Since the election of the Syriza government the ECB has sought to keep the Greek banking system in a permanent state of instability and has adjusted its liquidity support so that it was always positioned to crash the entire Greek banking system at very short notice. The ECB did this in order to intervenee in a political negotiationas between governments and institutions in the eurozone, a political act for which it has absolutely no mandate or authority.

On February 4th, following the early the early meetings between the new Syriza government and the EU institutions in which it became clear that the new government was rejecting the previous agreements, the European Central Bank announced that it would no longer accept Greek government debt as collateral, meaning that one important plank for ensuring that the Greek banking system would not suffer a generalised liquidity crisis had been deliberately removed. The actual decision on the renewal of the ECB’s waiver under which it was prepared to accept Greek sovereign bonds as collateral for liquidity was not due until February 28th and by bringing forward the decision the ECB was clearly trying to send a message, apply pressure and support one side, in a political dispute in the Eurozone. This is an overtly political act by a central bank that seems to have lost sight of what are, and are not, the responsibilities of a central bank. The ECB was acting far beyond its mandate in seeking to influence negotiations between Eurozone member states regarding the terms and conditions under which member states lend to their distressed partners. It has no business interfering in fiscal policy: if the Greek government decides to run 1.5% fiscal surpluses instead of 4.5%, hike minimum wages and create lots of government jobs, it is none of the ECB’s business. It should not use changes in fiscal policy by a democratically-elected sovereign government – even one that has inherited an economy in tatters with a massive debt burden – as justification for limiting liquidity to that country’s banking system.

As the protracted negotiations between Greece and the Troika moved to towards its final crisis stage the ECB, often via its directly controlled subsidiary the Bank of Greece, released a string of dire warnings about impending financial catastrophe if the Syriza government did not fold and accept the Troika program. These warning were issued at a time that a generalised bank run was underway in Greece and could only accelerate that bank run and intensify the liquidity crisis of the Greek banks. This is the exact opposite of what a central bank should do under such circumstances.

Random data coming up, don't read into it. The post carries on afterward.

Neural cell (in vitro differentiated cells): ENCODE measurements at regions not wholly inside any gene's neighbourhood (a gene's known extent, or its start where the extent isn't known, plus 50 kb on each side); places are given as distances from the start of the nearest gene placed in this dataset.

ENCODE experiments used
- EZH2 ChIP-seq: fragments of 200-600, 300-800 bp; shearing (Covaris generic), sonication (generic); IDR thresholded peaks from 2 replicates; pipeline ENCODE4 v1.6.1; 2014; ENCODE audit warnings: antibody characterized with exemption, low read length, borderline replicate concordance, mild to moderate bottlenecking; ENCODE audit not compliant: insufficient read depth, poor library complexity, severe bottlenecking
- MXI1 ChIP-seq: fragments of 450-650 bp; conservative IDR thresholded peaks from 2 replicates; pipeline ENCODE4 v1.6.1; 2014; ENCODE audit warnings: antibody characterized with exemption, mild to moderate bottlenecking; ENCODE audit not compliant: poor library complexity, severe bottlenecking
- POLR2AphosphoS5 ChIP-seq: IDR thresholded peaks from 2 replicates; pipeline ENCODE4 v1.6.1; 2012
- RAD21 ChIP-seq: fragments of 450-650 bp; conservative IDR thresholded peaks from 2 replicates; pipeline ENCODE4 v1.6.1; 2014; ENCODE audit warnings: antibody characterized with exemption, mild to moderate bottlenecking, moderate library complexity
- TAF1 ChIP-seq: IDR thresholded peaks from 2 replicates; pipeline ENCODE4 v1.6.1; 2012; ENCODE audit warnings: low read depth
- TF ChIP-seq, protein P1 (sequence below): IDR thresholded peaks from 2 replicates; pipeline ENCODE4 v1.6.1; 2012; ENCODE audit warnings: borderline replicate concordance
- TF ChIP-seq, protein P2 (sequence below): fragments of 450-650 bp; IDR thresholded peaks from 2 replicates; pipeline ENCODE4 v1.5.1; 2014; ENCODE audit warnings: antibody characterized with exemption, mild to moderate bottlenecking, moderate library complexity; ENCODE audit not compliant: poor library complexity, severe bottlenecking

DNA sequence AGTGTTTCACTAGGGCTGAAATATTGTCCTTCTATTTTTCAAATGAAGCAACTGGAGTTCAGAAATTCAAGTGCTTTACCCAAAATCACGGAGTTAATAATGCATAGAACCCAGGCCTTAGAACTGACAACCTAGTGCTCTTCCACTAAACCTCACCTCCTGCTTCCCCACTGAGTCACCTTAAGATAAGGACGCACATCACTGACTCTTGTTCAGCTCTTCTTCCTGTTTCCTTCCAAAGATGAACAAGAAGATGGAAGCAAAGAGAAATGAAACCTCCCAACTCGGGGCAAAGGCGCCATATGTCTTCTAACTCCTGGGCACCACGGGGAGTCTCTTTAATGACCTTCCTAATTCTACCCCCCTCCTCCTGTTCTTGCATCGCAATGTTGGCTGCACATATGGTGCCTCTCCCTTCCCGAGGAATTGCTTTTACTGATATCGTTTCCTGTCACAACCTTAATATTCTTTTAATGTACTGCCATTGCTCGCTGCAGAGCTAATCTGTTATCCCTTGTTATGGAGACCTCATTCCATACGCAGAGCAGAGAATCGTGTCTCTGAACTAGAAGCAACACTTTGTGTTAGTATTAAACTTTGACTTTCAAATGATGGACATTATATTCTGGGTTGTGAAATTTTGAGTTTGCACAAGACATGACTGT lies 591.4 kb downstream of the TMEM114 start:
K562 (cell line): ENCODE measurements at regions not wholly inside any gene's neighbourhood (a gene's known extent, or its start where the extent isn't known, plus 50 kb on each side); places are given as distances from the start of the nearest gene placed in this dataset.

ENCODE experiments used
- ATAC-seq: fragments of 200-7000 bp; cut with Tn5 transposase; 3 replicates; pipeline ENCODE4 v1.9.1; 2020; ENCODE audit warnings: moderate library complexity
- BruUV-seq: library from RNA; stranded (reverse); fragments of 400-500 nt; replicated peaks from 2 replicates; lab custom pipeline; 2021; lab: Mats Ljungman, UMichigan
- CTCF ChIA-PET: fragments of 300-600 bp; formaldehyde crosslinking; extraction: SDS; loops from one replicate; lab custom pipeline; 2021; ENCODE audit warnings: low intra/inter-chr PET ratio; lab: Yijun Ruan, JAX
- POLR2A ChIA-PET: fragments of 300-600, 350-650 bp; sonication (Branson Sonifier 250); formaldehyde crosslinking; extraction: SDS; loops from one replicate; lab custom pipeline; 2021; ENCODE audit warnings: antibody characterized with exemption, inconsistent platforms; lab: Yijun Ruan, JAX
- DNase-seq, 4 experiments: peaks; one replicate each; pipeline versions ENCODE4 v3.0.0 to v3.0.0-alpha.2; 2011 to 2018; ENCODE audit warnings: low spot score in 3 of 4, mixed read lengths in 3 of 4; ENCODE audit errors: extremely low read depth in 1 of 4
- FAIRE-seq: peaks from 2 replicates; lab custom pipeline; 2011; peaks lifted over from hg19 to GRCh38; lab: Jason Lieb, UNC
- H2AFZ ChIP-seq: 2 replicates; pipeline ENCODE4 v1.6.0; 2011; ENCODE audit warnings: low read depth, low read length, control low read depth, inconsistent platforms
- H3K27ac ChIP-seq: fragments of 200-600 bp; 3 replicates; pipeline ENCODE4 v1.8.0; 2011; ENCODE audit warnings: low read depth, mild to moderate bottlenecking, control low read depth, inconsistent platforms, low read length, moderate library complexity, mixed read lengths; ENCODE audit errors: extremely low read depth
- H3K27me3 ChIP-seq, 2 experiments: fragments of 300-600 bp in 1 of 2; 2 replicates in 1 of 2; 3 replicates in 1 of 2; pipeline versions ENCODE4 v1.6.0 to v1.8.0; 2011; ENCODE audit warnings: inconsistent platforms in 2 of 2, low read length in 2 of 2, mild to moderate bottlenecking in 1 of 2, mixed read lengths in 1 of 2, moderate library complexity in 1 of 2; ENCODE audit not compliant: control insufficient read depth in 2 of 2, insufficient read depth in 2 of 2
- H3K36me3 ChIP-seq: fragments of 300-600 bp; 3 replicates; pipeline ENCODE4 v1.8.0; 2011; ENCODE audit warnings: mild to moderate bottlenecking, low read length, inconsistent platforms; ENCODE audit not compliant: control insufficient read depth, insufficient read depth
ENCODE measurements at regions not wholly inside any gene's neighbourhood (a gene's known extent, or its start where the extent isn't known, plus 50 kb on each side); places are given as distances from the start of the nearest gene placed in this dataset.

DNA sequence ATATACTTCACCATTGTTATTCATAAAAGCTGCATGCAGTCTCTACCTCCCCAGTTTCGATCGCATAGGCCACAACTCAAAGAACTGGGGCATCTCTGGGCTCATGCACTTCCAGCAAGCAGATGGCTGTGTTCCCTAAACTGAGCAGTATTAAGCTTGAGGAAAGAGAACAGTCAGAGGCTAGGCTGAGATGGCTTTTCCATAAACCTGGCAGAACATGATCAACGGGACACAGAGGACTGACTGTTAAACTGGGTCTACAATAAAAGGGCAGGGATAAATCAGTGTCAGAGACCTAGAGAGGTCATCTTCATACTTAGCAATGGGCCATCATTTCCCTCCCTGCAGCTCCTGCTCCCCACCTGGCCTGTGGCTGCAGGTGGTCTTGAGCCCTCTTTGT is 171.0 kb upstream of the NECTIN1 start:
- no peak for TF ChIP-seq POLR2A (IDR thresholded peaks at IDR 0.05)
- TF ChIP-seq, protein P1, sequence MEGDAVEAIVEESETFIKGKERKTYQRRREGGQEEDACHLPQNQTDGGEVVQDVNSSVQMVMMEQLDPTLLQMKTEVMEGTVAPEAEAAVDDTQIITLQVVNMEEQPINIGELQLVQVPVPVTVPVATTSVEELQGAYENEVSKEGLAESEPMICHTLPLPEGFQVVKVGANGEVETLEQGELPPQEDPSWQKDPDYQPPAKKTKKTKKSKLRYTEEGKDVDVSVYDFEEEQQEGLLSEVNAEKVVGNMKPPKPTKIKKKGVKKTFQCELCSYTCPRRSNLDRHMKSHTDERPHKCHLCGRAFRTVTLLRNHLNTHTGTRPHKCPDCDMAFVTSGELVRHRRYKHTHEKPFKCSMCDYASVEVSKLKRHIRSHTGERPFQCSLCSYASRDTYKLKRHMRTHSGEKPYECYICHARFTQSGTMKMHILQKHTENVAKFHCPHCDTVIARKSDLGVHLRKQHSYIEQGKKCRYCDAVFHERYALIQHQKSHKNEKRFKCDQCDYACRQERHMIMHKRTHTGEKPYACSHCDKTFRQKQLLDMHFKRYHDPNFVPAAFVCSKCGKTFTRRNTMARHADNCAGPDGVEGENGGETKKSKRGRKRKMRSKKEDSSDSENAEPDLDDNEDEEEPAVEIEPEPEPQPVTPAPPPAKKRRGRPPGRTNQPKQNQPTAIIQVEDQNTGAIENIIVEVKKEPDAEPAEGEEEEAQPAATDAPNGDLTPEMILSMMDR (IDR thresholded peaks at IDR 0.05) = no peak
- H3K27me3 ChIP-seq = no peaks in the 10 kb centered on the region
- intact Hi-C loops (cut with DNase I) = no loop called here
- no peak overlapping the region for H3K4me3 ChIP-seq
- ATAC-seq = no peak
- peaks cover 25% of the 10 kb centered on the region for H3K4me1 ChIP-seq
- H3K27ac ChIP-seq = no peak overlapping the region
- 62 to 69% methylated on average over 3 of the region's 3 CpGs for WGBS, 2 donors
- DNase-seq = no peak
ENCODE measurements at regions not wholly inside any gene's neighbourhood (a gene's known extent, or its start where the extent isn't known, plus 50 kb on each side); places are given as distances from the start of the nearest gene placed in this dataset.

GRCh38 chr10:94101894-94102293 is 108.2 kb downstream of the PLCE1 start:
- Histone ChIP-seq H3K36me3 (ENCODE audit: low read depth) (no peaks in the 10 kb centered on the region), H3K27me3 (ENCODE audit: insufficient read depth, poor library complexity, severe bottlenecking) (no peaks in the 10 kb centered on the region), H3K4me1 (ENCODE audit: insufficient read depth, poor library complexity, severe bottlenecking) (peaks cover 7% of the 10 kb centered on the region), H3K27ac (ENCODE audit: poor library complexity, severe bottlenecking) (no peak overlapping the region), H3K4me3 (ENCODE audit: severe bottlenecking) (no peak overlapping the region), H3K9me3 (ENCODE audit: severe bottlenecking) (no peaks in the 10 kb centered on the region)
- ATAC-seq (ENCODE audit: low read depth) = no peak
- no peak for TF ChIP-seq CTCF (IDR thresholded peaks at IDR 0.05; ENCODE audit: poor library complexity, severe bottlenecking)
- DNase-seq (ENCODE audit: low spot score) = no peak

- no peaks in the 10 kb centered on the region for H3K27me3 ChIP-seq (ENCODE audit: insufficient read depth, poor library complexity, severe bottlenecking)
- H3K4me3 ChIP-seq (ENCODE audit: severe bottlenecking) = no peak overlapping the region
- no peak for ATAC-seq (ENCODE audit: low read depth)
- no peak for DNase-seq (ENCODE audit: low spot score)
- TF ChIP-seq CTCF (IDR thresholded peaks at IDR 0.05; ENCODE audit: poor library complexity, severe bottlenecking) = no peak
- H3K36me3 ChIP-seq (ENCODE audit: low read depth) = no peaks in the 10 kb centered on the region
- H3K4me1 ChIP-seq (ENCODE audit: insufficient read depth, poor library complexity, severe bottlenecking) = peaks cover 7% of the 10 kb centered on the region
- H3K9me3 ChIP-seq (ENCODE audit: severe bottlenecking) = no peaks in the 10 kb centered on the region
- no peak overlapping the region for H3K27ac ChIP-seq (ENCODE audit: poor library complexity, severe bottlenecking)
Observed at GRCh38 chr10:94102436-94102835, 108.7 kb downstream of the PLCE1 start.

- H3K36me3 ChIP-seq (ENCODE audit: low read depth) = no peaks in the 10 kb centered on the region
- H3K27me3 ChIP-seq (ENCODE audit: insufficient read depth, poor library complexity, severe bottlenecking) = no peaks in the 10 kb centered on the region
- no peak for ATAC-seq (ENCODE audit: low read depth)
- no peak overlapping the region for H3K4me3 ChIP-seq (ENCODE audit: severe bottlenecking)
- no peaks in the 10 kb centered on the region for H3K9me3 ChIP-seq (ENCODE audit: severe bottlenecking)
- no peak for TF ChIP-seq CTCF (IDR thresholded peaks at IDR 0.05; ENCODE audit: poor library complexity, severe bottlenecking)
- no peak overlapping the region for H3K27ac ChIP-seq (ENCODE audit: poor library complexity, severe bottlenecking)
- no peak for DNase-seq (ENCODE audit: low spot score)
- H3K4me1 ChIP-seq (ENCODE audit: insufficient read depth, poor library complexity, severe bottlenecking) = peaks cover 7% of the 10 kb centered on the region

On the 17th of June as the the capital flight from the Greek banking system accelerated the Bank of Greece, which is under the direct control of the ECB and run by Yannis Stournaras who was the Greek Minister of Finance from 2012 in a previous pro-austerity government, seemed to be actively inciting the bank run by issuing a report which warned of an “uncontrollable crisis” if there is no creditor deal, followed by soaring inflation, “an exponential rise in unemployment”, and a “collapse of all that the Greek economy has achieved over the years of its EU, and especially its euro area, membership”.

In its press release the Bank of Greece claimed that failure to meet creditor demands would “most likely” lead to the country’s ejection from the European Union. Under what remit and with with what authority does the ECB believe it can allow one of its member central banks banks to make such overtly inflammatory and political statements at such a delicate moment? Let us be clear about the meaning of this, it is not just a poorly timed expression of an opinion, it can only be interpreted as threat by the ECB to throw the Greeks out of the EU if they resist.

It is incredible that the ECB allowed one of its constituent national central banks to release an official statement whose inevitable and obvious consequence was to accelerate the financial crisis in an EMU member state, with possible risks of pan-EMU and broader global contagion, and the only reason it would do such a thing is in order to force the government of Greece to fold. The predictable result of the Bank of Greece statement was an acceleration of capital flight from the Greek banking system and the response of the ECB was to increase emergency liquidity to the Greek banks by €1.8bn, which was just enough to last a few days until the next negotiating meeting in Brussels.